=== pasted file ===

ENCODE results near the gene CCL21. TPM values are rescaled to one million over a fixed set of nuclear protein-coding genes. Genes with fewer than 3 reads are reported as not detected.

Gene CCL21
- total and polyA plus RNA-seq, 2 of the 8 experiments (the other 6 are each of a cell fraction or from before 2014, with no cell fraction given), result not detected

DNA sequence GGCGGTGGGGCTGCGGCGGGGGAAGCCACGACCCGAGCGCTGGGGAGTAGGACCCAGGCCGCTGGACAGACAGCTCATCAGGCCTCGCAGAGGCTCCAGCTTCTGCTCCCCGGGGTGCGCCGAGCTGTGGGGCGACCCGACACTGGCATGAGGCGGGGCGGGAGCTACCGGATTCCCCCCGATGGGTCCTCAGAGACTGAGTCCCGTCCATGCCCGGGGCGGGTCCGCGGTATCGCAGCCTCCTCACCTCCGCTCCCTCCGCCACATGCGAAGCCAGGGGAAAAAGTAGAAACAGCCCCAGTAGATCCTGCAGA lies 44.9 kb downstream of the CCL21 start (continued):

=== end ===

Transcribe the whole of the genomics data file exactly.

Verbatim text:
ENCODE results near the gene CCL21. TPM values are rescaled to one million over a fixed set of nuclear protein-coding genes. Genes with fewer than 3 reads are reported as not detected.

Gene CCL21
- total and polyA plus RNA-seq, 2 of the 8 experiments (the other 6 are each of a cell fraction or from before 2014, with no cell fraction given), result not detected

DNA sequence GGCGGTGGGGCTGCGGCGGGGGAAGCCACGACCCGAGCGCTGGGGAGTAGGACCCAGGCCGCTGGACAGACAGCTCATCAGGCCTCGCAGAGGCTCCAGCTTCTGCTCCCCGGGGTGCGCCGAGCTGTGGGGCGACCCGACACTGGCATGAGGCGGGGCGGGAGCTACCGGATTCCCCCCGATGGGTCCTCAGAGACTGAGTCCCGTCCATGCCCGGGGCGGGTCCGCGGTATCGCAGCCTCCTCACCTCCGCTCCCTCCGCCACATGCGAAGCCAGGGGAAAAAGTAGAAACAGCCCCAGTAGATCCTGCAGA lies 44.9 kb downstream of the CCL21 start (continued):